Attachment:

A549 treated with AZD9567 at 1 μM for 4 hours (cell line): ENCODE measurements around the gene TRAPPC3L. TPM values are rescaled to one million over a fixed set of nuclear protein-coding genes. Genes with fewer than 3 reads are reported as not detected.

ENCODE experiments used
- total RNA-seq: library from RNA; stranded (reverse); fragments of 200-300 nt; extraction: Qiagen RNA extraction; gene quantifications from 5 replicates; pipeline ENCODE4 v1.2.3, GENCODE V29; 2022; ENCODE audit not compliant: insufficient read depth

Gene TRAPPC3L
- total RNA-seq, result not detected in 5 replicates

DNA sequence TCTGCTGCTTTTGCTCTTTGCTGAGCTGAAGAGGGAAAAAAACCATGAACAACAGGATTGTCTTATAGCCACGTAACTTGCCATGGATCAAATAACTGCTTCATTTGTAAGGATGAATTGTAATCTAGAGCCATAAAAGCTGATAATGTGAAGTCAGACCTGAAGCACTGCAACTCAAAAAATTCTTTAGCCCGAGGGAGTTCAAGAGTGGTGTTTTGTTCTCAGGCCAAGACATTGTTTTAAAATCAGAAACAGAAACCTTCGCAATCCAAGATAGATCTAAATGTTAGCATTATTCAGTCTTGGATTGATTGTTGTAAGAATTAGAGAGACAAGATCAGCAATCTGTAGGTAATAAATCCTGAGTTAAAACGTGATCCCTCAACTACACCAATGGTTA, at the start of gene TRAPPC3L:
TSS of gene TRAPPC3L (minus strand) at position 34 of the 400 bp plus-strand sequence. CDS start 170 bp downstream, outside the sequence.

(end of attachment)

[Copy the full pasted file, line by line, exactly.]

A549 treated with AZD9567 at 1 μM for 4 hours (cell line): ENCODE measurements around the gene TRAPPC3L. TPM values are rescaled to one million over a fixed set of nuclear protein-coding genes. Genes with fewer than 3 reads are reported as not detected.

ENCODE experiments used
- total RNA-seq: library from RNA; stranded (reverse); fragments of 200-300 nt; extraction: Qiagen RNA extraction; gene quantifications from 5 replicates; pipeline ENCODE4 v1.2.3, GENCODE V29; 2022; ENCODE audit not compliant: insufficient read depth

Gene TRAPPC3L
- total RNA-seq, result not detected in 5 replicates

DNA sequence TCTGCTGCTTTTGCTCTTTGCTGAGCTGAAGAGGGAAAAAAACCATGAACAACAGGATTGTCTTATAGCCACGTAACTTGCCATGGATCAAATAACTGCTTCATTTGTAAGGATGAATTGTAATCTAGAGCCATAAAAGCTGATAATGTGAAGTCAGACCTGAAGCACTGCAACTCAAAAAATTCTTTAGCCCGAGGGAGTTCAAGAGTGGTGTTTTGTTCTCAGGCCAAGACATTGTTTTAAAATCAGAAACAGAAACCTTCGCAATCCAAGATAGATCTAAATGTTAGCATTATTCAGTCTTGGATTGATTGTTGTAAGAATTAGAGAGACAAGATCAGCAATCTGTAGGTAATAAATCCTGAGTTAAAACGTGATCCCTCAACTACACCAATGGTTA, at the start of gene TRAPPC3L:
TSS of gene TRAPPC3L (minus strand) at position 34 of the 400 bp plus-strand sequence. CDS start 170 bp downstream, outside the sequence.